This intriguing documentary mixes fact, recreation of events and family therapy in the story of a Tunisian mother who lost two of her children to jihadists.
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We’ve seen documentary filmmakers playing around more and more with the format of the genre in recent years, mixing in recreations and even fanciful fictionization, to the point one wonders if they can still be properly called documentaries. They’re self-reflexive to the point I’ve quipped these movies are really about the making of the movie.
I don’t necessarily object to the breaking of doc boundaries, but maybe we just need to call these films something else.
“Four Daughters” won the documentary prize at the Cannes along with a number of other film festivals, so clearly others aren’t so bothered by its divergence from tradition as I. The tale of a Tunisian mother who lost two of her children to jihadists, it mixes facts, recreation of events and family therapy for an intriguing and empathetic cinematic experience.
Olfa Hamrouni was raised in a traditional Muslim family, but also with a strong sense of pride. In one early recreation we witness her wedding night, in which she beat up her husband rather than let him invoke his marital privileges. Eventually she did, of course, about once a year so she could have her four daughters: Eya, Tayssir, Rahma and Ghofrane.
Not surprisingly, he soon departed from the family scene, leaving Olfa to raise them on her own. She often had to leave them with other family for long stretches to go make money in Egypt, and during this time Rahma and Ghofrane became more and more radicalized by the jihadists spreading their dark teachings across the Arab lands.
“The wolves took them” is how Olfa describes it. Later we learn they left Tunisia to marry jihadists and were eventually jailed for allegedly taking part in terrorist attacks.
Because the older girls are not present, director Kaouther Ben Hania hires actresses Nour Karoui and Ichraq Matar to play Rahma and Ghofrane, respectively. Another actress, Hend Sabri, also steps in occasionally for Olfa when the subject matter becomes too intense for her to bear.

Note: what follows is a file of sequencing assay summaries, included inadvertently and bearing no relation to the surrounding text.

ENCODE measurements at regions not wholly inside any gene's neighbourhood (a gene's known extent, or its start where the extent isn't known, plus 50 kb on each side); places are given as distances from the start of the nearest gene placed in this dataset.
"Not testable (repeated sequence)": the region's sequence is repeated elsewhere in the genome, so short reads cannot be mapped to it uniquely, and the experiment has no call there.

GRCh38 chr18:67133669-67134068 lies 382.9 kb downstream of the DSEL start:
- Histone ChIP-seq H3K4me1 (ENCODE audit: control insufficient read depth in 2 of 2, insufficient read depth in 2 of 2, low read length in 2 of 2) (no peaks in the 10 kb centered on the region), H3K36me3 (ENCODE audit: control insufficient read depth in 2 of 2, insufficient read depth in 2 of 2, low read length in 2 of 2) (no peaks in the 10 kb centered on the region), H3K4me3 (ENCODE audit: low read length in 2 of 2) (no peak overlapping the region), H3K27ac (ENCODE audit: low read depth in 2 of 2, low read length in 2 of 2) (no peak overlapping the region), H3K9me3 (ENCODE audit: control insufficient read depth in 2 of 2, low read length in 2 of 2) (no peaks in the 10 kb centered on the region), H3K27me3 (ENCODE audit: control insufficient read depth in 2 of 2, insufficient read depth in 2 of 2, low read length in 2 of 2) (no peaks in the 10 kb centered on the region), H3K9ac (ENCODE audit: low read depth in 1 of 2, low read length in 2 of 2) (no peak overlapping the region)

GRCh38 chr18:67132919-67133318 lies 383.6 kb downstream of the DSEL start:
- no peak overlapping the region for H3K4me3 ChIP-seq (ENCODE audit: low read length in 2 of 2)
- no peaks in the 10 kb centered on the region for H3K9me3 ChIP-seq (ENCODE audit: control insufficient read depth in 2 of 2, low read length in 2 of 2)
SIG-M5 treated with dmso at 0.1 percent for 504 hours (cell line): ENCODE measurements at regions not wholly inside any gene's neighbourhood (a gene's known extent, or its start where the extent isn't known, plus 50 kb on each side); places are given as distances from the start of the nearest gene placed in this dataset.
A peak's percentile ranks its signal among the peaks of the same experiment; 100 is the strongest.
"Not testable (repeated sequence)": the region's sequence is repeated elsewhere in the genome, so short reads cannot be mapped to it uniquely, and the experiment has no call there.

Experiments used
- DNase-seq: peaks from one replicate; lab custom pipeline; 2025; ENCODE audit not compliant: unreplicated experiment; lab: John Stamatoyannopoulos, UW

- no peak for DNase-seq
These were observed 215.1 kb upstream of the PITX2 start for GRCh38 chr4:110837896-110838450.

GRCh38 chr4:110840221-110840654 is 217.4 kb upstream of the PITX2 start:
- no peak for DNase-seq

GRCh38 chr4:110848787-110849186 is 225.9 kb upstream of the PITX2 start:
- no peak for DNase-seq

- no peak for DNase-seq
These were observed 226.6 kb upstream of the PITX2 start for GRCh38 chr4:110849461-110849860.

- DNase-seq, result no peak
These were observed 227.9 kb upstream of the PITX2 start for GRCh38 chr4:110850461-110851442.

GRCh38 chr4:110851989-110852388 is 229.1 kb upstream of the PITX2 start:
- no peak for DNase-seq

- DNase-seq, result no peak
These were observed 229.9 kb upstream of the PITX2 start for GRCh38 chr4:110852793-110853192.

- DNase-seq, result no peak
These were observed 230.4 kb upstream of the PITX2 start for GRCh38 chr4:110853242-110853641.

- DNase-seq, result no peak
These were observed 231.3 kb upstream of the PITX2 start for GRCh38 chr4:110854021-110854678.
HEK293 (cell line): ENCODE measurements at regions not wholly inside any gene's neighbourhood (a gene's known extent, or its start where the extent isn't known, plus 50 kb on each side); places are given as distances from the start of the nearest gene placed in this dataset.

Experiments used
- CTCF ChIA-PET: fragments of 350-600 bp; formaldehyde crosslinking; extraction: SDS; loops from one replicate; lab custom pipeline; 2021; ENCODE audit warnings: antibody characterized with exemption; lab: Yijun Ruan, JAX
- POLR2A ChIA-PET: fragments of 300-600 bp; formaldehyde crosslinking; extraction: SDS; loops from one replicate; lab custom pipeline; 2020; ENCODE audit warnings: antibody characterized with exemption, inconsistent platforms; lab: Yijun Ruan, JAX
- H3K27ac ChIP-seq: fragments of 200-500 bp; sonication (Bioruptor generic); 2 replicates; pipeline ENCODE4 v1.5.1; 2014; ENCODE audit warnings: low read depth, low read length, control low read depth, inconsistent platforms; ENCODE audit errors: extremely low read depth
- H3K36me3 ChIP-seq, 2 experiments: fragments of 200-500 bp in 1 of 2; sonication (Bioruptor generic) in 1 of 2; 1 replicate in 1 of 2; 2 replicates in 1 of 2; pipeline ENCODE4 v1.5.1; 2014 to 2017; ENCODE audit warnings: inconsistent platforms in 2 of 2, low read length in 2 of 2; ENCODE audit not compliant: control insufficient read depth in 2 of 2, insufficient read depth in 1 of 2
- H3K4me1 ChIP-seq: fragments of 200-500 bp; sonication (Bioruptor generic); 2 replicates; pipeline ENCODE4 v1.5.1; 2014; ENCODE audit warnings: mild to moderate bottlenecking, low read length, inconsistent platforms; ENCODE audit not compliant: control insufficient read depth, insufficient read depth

The movie that results is emotional, harrowing but also surprisingly funny. The four younger women instantly form a sisterly bond, laughing, talking about boys, music and clothes. Olfa sometimes joins in but seems almost intimidated by this instant, revised family.
They act out scenes that took place between them years earlier, from childhood games to serious conversations and tense encounters. When they were young and more modernist elements held sway in their home country, it was actually seen as a more rebellious act to wear the black hijab head covering than the Goth clothes Ghofrane briefly favored as a teen.
At times the participants will break from the scene they are play-acting, either to comment on it or because it brings back terrible memories.
Olfa herself is a contradictory figure. At first the audience feels much empathy for her as a fiery mother fighting for her children. As time goes on, we begin to see her as more complex and troubling.
She admits she cannot rid herself of her traditional teachings about womanhood in an Arab Muslim setting, calling her daughters sluts and whores for wearing revealing clothes or talking to boys. We also learn that physical abuse was not unfamiliar in their house, a lesson sadly passed down to the eldest daughters, who practiced it upon their younger sisters as they absorbed extremist religion.
Rather than making Olfa seem hateful, these revelations oddly make her a more compelling figure. We glimpse the pain behind her nervous smiles. It’s clear she harbors great reservoirs of guilt about her two missing daughters’ fate, while also being fiercely protective of those who remain.
I found myself most often watching the faces of Eya and Tayssir, now headstrong teenagers, during their recreations/sessions with the actresses playing their departed siblings. They will start as enthusiastic participants in the banter, but then slowly recede and grow silent as it brings back the feelings they experienced then, and struggle to process now.
“Four Daughters” maybe isn’t a straight documentary. It takes great liberties with the original mode of observation and investigation. But it’s never less than fascinating.